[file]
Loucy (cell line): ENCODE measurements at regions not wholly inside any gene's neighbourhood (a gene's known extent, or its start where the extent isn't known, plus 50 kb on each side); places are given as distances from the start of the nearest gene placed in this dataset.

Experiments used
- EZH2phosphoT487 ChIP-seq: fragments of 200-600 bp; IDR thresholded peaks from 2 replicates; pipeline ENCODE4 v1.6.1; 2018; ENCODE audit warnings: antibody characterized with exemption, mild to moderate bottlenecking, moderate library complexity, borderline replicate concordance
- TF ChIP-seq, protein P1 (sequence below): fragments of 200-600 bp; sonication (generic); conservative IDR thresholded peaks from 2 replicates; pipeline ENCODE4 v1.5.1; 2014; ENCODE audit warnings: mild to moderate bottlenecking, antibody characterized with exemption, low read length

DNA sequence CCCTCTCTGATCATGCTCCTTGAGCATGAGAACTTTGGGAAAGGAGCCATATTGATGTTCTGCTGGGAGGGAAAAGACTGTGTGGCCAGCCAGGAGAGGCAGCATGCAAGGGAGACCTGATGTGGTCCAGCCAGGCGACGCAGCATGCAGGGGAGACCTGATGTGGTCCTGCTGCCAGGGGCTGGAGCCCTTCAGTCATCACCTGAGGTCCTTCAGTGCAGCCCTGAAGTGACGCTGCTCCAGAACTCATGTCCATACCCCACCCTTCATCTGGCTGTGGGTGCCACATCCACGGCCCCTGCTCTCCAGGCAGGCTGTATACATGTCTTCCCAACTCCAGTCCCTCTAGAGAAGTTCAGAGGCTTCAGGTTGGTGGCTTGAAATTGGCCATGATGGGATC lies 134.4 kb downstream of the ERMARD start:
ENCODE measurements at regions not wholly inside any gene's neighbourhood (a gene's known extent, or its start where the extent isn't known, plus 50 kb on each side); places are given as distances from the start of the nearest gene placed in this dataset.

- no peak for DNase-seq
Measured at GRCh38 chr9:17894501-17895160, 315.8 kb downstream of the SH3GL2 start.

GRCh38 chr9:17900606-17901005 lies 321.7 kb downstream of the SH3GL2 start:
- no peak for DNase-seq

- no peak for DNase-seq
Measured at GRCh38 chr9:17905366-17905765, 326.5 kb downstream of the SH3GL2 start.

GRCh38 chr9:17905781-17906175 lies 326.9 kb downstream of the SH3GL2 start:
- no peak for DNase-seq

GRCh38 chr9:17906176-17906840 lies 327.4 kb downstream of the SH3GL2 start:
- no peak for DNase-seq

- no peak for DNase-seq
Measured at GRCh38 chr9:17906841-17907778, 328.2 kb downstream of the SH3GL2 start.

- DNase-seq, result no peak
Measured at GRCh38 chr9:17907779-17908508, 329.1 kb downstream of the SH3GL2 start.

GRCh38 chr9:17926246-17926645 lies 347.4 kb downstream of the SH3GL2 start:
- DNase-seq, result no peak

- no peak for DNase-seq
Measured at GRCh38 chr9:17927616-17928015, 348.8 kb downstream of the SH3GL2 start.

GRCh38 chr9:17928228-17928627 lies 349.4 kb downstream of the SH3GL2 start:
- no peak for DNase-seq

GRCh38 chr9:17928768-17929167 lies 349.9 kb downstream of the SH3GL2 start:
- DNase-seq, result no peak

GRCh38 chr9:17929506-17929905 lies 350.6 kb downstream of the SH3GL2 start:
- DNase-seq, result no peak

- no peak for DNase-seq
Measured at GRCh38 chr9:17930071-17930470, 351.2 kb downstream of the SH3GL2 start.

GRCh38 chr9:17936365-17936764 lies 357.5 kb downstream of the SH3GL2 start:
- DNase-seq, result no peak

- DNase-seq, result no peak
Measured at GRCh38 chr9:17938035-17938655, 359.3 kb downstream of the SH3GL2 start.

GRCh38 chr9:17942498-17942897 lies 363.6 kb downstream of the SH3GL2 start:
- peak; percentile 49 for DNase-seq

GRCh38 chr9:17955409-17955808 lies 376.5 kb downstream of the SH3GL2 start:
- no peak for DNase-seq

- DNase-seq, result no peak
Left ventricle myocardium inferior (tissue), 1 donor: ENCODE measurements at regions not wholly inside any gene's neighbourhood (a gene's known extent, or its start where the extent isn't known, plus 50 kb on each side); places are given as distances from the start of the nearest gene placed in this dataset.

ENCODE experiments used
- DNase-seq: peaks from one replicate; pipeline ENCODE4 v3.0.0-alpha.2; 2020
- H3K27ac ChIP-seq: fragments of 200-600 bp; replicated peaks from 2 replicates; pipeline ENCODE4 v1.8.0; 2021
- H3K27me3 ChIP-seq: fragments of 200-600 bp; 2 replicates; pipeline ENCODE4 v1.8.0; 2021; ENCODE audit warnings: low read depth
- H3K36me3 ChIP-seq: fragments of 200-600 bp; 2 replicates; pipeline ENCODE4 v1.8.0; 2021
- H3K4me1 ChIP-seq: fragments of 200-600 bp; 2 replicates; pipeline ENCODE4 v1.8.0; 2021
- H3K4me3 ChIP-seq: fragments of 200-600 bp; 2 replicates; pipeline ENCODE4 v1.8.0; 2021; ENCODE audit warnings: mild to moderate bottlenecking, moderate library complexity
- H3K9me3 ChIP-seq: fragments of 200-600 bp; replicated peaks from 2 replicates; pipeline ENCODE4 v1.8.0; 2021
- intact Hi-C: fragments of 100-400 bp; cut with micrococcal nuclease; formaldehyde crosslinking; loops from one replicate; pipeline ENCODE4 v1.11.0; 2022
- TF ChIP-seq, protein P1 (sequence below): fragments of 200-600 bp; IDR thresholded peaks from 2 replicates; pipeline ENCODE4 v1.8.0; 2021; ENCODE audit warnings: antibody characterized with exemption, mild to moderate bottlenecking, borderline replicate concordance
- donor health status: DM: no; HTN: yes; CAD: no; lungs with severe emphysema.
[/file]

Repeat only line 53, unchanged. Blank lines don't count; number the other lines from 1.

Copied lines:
- donor health status: DM: no; HTN: yes; CAD: no; lungs with severe emphysema.